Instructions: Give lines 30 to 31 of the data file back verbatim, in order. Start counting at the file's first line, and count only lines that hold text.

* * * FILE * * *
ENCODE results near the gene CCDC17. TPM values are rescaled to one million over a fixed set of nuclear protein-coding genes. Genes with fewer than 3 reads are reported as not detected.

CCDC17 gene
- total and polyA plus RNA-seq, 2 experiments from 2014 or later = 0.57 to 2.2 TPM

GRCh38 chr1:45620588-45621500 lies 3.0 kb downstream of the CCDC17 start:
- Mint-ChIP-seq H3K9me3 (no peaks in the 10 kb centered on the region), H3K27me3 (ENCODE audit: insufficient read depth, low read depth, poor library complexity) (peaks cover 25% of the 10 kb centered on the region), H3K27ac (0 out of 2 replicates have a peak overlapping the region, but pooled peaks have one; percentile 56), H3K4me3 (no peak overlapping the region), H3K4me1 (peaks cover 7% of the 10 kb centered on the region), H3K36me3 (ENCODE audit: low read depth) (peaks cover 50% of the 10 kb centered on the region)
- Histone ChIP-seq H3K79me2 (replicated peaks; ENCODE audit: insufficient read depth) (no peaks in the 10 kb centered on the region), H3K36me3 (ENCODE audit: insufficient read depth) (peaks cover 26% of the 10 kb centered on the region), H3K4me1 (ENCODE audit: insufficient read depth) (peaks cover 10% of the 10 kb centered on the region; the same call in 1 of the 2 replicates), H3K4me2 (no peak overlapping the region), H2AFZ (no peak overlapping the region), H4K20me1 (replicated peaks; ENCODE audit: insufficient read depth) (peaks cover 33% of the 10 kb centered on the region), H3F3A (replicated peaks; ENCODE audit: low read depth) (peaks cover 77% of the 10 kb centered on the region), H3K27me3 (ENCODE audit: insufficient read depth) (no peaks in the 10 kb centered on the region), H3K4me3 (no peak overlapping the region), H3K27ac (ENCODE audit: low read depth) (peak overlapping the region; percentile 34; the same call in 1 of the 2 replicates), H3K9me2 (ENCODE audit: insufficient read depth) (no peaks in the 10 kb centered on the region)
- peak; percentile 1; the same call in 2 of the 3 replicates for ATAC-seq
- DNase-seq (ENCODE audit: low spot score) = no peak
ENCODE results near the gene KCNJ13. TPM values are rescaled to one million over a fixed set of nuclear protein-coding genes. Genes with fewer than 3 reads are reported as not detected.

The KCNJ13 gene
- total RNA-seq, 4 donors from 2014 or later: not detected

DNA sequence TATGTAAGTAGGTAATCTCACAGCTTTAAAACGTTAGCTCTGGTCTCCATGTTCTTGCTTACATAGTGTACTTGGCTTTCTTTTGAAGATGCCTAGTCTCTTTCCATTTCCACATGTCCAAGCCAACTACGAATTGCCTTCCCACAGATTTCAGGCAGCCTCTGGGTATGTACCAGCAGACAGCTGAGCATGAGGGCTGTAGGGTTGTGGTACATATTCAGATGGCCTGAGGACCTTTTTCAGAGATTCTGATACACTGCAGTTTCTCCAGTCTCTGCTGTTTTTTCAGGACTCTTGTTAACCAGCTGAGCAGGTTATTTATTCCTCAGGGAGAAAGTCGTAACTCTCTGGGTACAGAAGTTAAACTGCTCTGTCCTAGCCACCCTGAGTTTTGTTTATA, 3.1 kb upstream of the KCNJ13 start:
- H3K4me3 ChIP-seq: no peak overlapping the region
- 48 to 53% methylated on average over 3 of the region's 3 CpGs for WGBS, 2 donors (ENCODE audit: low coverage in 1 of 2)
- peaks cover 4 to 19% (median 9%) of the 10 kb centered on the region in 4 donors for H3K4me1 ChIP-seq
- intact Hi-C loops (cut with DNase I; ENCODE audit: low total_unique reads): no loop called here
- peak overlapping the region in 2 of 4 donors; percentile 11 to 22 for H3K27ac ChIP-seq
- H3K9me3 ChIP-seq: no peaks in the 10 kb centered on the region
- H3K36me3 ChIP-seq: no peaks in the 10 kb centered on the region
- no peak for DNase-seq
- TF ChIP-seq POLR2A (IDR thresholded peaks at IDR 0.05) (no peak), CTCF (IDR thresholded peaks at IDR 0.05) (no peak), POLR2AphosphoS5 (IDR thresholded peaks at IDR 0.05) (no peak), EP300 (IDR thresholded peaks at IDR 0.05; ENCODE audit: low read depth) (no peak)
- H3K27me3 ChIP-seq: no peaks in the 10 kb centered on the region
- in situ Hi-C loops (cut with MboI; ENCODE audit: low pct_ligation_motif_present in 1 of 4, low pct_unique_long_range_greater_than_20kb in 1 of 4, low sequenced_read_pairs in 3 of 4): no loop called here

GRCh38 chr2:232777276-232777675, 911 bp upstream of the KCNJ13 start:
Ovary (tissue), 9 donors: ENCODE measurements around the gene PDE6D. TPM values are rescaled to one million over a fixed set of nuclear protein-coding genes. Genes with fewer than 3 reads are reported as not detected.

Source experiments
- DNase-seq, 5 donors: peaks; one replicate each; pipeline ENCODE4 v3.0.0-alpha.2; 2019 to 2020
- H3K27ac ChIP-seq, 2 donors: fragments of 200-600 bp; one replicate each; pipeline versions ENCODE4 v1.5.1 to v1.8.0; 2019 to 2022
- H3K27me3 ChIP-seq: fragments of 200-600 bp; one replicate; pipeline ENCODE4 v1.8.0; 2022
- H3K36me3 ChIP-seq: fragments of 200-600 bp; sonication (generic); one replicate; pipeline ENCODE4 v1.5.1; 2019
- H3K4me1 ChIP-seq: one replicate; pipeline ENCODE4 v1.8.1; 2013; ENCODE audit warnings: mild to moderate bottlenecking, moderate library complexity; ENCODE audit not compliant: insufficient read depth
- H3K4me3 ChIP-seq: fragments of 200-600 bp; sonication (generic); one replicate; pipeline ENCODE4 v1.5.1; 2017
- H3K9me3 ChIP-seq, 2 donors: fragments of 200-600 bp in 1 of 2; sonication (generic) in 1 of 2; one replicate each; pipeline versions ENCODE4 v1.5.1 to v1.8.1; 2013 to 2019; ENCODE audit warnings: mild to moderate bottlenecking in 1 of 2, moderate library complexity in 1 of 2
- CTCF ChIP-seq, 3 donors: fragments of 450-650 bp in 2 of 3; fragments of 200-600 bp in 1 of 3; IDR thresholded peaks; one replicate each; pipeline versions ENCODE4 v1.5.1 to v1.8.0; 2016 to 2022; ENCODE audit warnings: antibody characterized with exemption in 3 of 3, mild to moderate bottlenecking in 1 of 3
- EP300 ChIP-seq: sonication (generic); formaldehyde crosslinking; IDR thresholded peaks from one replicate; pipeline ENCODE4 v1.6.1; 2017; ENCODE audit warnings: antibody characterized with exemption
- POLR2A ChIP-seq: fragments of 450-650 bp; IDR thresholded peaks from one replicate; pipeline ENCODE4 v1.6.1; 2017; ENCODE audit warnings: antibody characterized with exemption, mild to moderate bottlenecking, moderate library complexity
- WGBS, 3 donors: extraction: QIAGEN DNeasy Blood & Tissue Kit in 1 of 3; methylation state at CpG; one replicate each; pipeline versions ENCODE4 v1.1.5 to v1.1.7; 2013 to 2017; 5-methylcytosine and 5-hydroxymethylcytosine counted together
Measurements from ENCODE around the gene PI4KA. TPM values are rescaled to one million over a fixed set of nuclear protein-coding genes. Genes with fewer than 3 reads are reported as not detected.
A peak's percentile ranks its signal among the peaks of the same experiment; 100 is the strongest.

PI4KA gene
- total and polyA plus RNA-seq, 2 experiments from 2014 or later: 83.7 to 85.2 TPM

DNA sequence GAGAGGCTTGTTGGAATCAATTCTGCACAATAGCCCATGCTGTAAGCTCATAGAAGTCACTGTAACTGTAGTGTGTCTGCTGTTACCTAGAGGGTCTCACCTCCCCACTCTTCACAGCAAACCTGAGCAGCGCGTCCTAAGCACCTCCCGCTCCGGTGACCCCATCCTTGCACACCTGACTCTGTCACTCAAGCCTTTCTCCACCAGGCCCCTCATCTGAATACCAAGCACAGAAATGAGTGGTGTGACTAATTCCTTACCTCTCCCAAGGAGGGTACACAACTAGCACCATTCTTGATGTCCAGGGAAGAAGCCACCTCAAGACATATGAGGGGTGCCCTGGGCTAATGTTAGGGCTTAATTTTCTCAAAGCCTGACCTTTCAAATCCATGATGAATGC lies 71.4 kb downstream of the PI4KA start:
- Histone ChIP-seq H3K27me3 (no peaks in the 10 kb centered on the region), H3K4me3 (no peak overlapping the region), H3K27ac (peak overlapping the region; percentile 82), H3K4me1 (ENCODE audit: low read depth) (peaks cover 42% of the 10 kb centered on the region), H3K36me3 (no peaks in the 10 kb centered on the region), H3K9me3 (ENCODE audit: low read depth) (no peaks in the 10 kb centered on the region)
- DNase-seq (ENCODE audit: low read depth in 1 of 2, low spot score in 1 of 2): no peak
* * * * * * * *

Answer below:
- H3K36me3 ChIP-seq: fragments of 200-600 bp; sonication (generic); one replicate; pipeline ENCODE4 v1.5.1; 2019
- H3K4me1 ChIP-seq: one replicate; pipeline ENCODE4 v1.8.1; 2013; ENCODE audit warnings: mild to moderate bottlenecking, moderate library complexity; ENCODE audit not compliant: insufficient read depth